Zikhang Library in Merigar (Italy)

An Inexhaustible Treasure of Knowledge


The library was originally created from the need to preserve the texts that Chögyal Namkhai Norbu brought with him from Tibet and the works that gradually became necessary for his studies. Hence what was and is essentially his personal library is now accessible to scholars, practitioners, and also to those who are simply interested in some aspect of Tibetan culture. 

It is therefore a mainly tibetological library and contains at present more than 12,000 volumes. Over half are texts and magazines in the Tibetan language (manuscripts, xylographies, print texts and magazines), but there is also an important section in Western languages ​​(especially English and Italian), with both academic and educational publications about Buddhism and Tibet, and in other Oriental languages ​​(Chinese, Mongolian, Japanese).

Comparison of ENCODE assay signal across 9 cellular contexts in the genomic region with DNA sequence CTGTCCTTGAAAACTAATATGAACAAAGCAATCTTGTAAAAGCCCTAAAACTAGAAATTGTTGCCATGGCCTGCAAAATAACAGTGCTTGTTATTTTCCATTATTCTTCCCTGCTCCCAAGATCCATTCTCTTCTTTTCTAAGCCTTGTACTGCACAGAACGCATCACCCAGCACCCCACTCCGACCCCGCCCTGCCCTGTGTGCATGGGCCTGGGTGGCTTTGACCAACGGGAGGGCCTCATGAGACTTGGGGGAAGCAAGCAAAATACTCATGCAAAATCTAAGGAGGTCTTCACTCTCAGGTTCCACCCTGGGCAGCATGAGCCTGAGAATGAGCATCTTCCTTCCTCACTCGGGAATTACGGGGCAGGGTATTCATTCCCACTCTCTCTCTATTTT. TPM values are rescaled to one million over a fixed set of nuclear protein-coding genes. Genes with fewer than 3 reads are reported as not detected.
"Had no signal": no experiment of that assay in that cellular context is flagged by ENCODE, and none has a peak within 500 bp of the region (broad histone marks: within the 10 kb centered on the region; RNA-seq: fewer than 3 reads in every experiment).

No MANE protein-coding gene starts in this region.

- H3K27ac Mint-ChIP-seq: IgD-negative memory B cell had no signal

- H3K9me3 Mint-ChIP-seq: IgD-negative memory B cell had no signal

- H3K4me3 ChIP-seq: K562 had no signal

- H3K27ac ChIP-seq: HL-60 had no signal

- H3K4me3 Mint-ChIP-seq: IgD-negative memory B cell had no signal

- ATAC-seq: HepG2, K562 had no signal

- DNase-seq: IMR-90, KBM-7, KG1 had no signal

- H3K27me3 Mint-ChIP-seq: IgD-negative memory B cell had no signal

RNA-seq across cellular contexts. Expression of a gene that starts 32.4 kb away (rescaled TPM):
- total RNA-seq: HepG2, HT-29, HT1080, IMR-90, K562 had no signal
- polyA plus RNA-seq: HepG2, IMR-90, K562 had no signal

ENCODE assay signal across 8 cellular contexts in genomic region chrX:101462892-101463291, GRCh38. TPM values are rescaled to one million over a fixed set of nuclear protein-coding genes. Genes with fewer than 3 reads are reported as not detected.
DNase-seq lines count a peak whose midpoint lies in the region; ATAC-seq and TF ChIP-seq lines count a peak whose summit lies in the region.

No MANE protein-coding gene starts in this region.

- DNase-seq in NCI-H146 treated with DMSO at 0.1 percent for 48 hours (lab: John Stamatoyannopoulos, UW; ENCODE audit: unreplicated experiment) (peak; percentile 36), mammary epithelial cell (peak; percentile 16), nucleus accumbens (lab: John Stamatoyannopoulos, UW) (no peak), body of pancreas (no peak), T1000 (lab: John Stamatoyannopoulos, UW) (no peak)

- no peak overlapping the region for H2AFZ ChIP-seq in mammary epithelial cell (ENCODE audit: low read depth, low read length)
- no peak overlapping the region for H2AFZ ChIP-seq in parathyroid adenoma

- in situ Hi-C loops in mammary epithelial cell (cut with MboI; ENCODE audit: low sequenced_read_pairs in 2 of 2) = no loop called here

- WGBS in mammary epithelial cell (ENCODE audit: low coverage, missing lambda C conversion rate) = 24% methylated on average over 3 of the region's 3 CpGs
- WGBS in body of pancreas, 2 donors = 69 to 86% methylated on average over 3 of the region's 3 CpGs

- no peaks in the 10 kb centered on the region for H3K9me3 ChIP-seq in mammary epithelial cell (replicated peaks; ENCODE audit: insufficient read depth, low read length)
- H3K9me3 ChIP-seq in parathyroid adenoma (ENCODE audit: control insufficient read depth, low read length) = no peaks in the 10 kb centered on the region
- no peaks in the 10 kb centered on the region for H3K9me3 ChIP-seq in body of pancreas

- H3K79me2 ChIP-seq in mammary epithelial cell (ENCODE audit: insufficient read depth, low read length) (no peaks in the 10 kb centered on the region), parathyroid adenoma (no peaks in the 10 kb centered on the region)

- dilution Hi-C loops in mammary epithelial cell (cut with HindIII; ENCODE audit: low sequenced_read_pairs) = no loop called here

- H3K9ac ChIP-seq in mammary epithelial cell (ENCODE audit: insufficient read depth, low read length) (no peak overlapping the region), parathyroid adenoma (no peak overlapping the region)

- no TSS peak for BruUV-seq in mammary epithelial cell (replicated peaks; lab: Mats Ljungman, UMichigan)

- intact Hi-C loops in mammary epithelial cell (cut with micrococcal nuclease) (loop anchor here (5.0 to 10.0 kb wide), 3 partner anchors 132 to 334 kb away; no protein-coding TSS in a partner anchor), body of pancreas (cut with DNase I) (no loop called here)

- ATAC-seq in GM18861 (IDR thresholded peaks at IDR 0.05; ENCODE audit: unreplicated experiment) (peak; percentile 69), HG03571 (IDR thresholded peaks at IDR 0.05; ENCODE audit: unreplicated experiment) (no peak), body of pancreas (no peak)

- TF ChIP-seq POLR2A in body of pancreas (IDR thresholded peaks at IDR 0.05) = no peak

The name, Zikhang, means "House of Zi (གཟི་ gzi)", the agate stone to which Tibetan traditions attributes special properties as an amulet as well as material and symbolic connotations. There are two mains sections: 

  • The Western section
  • The Tibetan section

zi stones

  • The Western Section

This section houses texts in Western languages divided according to the Five Traditional Tibetan Sciences (རིག་གནས་ལྔ་ rig gnas lnga): the first part focuses on the Dharma, the teachings, in turn divided into Sutra (Hinayana and Mahayana), Tantra and Dzogchen and then into different Tibetan schools (Bon, Nyingma, Kagyu, Sakya, Gelugpa etc) with a section on biographies. The second section is on Tibetan language and grammar, followed by a section on medicine and the arts (visual arts, music, dance etc) and a small collection of texts on logic. In addition to these five sections divided according to the five sciences, we have a section on history, ancient and modern, a section on places of pilgrimage, and a shelf dedicated to India, Nepal and Mongolia. There are also sections that contain scholarly works (such as a large collection of East and West magazines and other publications from IsIAO / IsMEO in addition to Tibet Journal) and one with the works of authors of the Dzogchen Community. A shelf is dedicated to the books of Shang Shung Publications in different languages. Sections on Chinese Buddhism, Zen and China in general will be exhibited later in new shelves.